Students and Alumni Discuss “Unexpected Career Trajectories”

Beloit College alumni joined current students for a conversation about how their humanities majors—from Religious Studies to Modern Languages and Literatures—prepared them to navigate new and exciting career paths, helping them adapt to fields as diverse as autism consulting, fiction writing, financial investment, and advising experiential learning.

On Sunday, October 3, the Worldbuilding Career Channel hosted an event for current students to virtually meet alumni and talk about how their Beloit College education prepared them for unexpected careers, from venture capital to coordinating an Asian American Writers’ Workshop.

Current students congregated in-person in the Science Center for pizza and community, while alumni joined virtually through Zoom. The alumni were Charlie Baxter (Assistant Director, Experiential Learning Network at the University of Buffalo), Jason Brenier (Head of Product & Innovation, Georgian Partners), Katie Vahey Gaebler (Founder and Consultant, Neurodiverse Education Resources of Denver), and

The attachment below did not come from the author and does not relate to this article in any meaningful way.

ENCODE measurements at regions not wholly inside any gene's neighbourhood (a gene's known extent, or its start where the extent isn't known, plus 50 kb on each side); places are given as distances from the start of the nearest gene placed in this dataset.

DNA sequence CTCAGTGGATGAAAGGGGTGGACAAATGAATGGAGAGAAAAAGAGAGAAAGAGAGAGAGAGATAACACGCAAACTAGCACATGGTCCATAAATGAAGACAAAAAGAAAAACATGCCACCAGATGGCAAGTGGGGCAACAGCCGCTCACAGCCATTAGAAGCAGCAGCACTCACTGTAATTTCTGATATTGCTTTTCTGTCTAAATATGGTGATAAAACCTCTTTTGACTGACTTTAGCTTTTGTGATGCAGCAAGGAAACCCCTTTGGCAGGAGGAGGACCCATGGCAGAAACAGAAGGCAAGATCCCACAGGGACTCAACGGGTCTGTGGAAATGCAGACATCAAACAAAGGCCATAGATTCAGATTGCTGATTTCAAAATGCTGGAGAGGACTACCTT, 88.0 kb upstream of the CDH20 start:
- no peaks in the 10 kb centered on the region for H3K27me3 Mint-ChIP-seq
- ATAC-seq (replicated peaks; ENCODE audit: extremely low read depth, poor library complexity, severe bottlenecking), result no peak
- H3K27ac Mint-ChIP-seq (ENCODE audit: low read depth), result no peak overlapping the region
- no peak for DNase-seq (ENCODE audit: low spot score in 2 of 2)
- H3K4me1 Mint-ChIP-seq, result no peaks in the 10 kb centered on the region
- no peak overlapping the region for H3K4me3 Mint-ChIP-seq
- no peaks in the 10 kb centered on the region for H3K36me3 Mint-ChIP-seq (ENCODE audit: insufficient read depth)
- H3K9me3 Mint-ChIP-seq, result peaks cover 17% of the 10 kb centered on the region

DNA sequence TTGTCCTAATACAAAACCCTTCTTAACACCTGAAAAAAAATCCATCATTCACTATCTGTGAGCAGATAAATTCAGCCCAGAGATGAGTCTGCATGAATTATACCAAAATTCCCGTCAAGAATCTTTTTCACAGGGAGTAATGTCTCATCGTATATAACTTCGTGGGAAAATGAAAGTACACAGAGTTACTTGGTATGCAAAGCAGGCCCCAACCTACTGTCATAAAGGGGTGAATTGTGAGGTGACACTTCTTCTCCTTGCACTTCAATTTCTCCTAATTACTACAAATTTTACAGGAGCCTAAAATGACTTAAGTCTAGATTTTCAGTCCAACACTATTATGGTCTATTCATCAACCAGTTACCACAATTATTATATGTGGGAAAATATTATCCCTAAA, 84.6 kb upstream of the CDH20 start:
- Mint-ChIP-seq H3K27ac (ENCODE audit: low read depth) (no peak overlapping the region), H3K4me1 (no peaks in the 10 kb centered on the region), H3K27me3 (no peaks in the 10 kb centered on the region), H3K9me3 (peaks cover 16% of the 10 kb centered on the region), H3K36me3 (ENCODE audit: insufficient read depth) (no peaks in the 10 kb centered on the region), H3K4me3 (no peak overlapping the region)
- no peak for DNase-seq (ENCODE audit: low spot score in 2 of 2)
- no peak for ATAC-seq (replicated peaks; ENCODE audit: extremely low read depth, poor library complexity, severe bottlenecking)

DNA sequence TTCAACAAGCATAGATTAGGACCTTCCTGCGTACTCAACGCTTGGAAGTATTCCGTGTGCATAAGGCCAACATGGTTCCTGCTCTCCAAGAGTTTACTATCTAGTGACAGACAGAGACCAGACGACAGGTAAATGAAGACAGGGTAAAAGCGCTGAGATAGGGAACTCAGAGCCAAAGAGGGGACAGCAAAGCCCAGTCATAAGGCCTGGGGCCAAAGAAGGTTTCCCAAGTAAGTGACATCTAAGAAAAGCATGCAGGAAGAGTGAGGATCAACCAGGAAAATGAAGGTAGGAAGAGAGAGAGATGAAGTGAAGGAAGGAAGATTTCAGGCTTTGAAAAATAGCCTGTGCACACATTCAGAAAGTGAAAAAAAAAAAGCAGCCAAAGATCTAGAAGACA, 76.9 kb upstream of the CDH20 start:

Lily Philpott (Program Manager, Asian American Writers’ Workshop).

Katie, who started her autism consulting organization in Denver after studying religion at Beloit and then pursuing a Ph.D. in higher education in Colorado, emphasized the importance of “getting outside your comfort zone while still in the comfort of Beloit.” A liberal arts education provides an opportunity to explore and connect diverse experiences, making students versatile for future career paths.

When one current student asked about how the alumni deal with the fear that they might end up taking a wrong step in their career path, especially when unexpected opportunities open up, the alumni responded by encouraging students to lean into the support of faculty and advisors at Beloit. As Katie put it, “Don’t ever feel like you are making these decisions on your own.”

Jason, whose career path from a major in modern languages at Beloit to now leading innovation at a venture capital firm included a stop at a professional clown school, closed the night by re-iterating four rules for clowns that apply to anyone trying to be adaptable in their careers: breathe, be visceral, go for the unknown, and follow the rhythm.

A liberal arts education, the alumni concluded, helps students follow the rhythm of their own passions, and to be ready for the unknown.

October 04, 2021

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